I hope this post spurs you on to think of an area in your life where you could dare greatly.

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Cheers to chasing the dream

 

Until the next post,

Salma xxx

perception Vs reality: death, the failure to cure

 

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Christmas at the Hospice

A wise person once told me there are only two things in life that are guaranteed. Life and death.

Out of the two, I think we have a problem with talking about one of them.

I love life as much as the next person but I think my views on death are quite different. I think there are major issues with the way we look at death. Both the general public and as doctors.

As a doctor I often get the feeling that death is seen as failure (and sometimes it is when we get avoidable things wrong). But most of the time it really isn’t. People age. Organs tire. Treatments don’t always work. It’s at this point that we have to take a step back and think about what we’re really trying to accomplish.

Our aim changes. There’s a branch of medicine that deals perfectly with this change: palliative medicine. It’s may not be everyones job to treat dying patients, but it’s everyones job and business to recognise when someone reaches this point and to do something about it.

I’ve been working in a hospice for 4 months (really not as depressing as you might be thinking) and no I didn’t spend 4 months trying to save someones life. What I did do was try to help a little. Sometimes that meant treating an infection and other times it was treating agitation at the end of life.

I’ve moved back to the hospital now and it really doesn’t take very long to come across patients who are at the end of life. Yes we can all recognise it but I really think we have big issues in being black and white about it and saying it.

I’m not saying it doesn’t get said. But I think there is often a delay in relaying what we can all see happening and communicating that to the patient and their families.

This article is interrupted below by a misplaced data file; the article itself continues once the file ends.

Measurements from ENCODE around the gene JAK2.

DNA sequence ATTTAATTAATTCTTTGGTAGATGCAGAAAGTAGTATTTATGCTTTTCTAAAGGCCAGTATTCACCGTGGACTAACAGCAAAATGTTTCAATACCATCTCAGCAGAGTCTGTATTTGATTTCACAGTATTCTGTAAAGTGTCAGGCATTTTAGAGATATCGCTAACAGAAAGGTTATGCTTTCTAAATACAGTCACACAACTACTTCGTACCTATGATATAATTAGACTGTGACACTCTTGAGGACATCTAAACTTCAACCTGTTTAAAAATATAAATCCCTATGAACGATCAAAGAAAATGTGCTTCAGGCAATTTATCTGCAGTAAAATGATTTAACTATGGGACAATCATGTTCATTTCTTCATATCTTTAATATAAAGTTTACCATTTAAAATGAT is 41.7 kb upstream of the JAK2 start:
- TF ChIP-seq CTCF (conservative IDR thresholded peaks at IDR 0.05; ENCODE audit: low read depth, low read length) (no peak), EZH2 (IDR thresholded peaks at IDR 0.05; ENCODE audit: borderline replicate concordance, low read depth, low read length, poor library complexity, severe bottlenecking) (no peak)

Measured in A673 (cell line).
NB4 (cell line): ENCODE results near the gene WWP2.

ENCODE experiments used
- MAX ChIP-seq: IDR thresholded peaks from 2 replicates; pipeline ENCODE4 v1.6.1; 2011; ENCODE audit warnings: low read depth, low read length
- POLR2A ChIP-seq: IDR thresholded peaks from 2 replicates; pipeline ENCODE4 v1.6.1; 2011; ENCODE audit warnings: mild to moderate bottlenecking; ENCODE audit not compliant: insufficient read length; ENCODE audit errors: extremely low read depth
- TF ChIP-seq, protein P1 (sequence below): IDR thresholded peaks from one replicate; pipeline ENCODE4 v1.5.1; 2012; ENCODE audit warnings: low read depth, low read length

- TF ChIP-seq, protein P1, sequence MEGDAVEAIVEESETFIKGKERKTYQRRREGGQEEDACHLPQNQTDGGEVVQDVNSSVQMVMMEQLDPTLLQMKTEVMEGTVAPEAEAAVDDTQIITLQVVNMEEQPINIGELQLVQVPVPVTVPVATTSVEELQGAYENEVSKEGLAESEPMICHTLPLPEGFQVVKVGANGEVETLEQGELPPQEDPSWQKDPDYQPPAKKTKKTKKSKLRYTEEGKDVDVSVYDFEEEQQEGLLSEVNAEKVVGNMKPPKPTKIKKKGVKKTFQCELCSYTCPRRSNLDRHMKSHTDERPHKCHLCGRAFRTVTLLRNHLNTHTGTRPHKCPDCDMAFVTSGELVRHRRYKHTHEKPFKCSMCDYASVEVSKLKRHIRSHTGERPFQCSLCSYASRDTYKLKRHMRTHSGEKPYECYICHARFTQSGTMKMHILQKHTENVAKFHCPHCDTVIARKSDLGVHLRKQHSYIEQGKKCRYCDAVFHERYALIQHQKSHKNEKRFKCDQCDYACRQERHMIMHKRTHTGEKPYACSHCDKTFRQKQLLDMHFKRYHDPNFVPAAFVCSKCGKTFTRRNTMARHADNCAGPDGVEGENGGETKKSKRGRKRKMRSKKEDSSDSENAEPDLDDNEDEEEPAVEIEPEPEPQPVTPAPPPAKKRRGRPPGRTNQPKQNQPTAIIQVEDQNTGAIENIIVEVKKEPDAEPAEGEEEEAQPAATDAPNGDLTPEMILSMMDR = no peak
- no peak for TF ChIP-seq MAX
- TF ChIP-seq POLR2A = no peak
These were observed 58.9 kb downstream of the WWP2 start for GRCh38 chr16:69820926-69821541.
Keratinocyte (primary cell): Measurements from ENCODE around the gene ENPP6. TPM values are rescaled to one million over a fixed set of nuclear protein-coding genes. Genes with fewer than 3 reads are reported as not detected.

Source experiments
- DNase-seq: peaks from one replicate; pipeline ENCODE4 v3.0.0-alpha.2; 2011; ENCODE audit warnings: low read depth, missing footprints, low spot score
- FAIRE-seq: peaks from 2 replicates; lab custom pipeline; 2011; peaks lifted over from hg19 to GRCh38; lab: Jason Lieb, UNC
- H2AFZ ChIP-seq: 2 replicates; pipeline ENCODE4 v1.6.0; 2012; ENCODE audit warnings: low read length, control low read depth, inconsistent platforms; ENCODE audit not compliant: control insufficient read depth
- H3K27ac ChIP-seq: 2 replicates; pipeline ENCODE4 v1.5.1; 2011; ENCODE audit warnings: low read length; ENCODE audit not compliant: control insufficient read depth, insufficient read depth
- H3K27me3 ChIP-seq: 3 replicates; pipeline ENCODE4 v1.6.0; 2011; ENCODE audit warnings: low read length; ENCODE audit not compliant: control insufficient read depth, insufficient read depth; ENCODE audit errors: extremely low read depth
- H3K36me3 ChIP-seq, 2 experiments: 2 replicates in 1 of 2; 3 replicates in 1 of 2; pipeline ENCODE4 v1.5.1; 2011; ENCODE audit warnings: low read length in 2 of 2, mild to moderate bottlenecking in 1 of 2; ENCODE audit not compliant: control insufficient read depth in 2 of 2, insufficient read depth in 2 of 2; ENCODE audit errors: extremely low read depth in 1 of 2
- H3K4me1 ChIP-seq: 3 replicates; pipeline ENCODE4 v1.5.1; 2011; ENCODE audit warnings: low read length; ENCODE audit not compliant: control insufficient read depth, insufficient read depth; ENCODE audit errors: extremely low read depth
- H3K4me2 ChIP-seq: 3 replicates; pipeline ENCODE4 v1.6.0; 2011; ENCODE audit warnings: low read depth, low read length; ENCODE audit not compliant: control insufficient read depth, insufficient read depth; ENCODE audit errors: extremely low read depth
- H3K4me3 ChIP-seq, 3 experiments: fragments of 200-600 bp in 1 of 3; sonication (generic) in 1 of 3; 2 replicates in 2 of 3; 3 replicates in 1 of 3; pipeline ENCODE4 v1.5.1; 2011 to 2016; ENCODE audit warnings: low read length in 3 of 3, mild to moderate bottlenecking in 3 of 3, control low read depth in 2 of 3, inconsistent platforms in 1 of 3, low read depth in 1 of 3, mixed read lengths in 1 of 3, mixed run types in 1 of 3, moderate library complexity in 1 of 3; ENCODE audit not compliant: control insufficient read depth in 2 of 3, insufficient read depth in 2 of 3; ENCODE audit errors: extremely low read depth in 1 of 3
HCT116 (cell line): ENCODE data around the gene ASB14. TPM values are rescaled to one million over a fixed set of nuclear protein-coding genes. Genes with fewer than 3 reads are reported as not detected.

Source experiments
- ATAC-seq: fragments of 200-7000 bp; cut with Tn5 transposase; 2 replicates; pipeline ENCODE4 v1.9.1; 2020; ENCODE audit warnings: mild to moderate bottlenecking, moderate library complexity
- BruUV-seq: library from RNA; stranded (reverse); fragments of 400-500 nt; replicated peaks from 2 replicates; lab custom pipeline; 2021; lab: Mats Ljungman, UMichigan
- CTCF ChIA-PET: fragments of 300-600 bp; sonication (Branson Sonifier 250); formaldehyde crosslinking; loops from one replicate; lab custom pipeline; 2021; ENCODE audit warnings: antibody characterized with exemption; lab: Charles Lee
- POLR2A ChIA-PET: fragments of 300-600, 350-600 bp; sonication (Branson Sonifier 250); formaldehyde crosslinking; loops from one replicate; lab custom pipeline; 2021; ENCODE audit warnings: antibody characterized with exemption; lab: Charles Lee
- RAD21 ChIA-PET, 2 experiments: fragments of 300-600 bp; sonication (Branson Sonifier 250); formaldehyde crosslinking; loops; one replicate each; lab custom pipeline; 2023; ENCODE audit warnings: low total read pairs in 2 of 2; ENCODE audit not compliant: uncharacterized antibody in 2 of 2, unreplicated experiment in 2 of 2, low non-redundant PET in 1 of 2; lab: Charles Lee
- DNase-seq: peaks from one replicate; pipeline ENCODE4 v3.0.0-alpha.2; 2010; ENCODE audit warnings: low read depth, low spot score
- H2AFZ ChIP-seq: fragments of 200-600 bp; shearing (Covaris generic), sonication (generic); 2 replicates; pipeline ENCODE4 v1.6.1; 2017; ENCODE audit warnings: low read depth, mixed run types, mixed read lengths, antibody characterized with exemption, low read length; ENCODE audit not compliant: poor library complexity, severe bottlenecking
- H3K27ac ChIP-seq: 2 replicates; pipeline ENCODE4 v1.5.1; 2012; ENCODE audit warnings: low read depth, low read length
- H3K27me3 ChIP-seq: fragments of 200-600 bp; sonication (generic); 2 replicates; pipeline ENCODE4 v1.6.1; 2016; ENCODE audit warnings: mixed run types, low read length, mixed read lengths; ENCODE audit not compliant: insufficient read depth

I think it’s a cultural thing. You go to medical school and you become a doctor to “save lives”. Then you’re faced with a patient with a condition you can’t cure. They may not be imminently dying but you know they will at some point. Your mantra of “save lives” suddenly becomes a bit redundant. I’ve seen a mix of reactions to this from avoidance to a feelings of hopelessness. The end result of this is things don’t always happened as quickly as they should.

If you’re patient is having a heart attack you don’t delay telling them and starting treatment if it’s appropriate. The same attitude should be applied to the dying patient.

It’s can be a difficult discussion but it’s just as important as telling someone about a heart attack. It isn’t always a failure or anyones fault. People die.

I was also one of those doctors who went around with the attitude of “I save lives” (or at least I was trying to). My effort for my patients hasn’t changed but my perspective on what I do has. I now like to think of what I do as “I try to help”. Whether my patients can be “cured” or not, I’m always trying to help them. It makes dealing with the “we’ve reached the end of what we can do to cure this illness” conversation easier and also stops death from being the enemy.